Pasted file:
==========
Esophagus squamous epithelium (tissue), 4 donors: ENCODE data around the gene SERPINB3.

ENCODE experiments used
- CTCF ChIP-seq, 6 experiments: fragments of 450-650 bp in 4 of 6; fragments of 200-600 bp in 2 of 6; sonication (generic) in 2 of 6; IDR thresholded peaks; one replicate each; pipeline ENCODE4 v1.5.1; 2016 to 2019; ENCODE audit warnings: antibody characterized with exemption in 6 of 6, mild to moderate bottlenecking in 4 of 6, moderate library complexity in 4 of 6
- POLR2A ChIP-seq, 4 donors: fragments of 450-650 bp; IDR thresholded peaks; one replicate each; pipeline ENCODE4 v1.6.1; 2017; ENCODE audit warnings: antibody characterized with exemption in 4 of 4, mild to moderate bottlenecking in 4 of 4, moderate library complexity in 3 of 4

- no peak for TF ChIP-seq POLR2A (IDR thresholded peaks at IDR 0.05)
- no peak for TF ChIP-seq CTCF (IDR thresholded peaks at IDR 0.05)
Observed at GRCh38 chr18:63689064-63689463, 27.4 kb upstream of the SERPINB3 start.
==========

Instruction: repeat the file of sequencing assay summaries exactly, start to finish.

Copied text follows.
Esophagus squamous epithelium (tissue), 4 donors: ENCODE data around the gene SERPINB3.

ENCODE experiments used
- CTCF ChIP-seq, 6 experiments: fragments of 450-650 bp in 4 of 6; fragments of 200-600 bp in 2 of 6; sonication (generic) in 2 of 6; IDR thresholded peaks; one replicate each; pipeline ENCODE4 v1.5.1; 2016 to 2019; ENCODE audit warnings: antibody characterized with exemption in 6 of 6, mild to moderate bottlenecking in 4 of 6, moderate library complexity in 4 of 6
- POLR2A ChIP-seq, 4 donors: fragments of 450-650 bp; IDR thresholded peaks; one replicate each; pipeline ENCODE4 v1.6.1; 2017; ENCODE audit warnings: antibody characterized with exemption in 4 of 4, mild to moderate bottlenecking in 4 of 4, moderate library complexity in 3 of 4

- no peak for TF ChIP-seq POLR2A (IDR thresholded peaks at IDR 0.05)
- no peak for TF ChIP-seq CTCF (IDR thresholded peaks at IDR 0.05)
Observed at GRCh38 chr18:63689064-63689463, 27.4 kb upstream of the SERPINB3 start.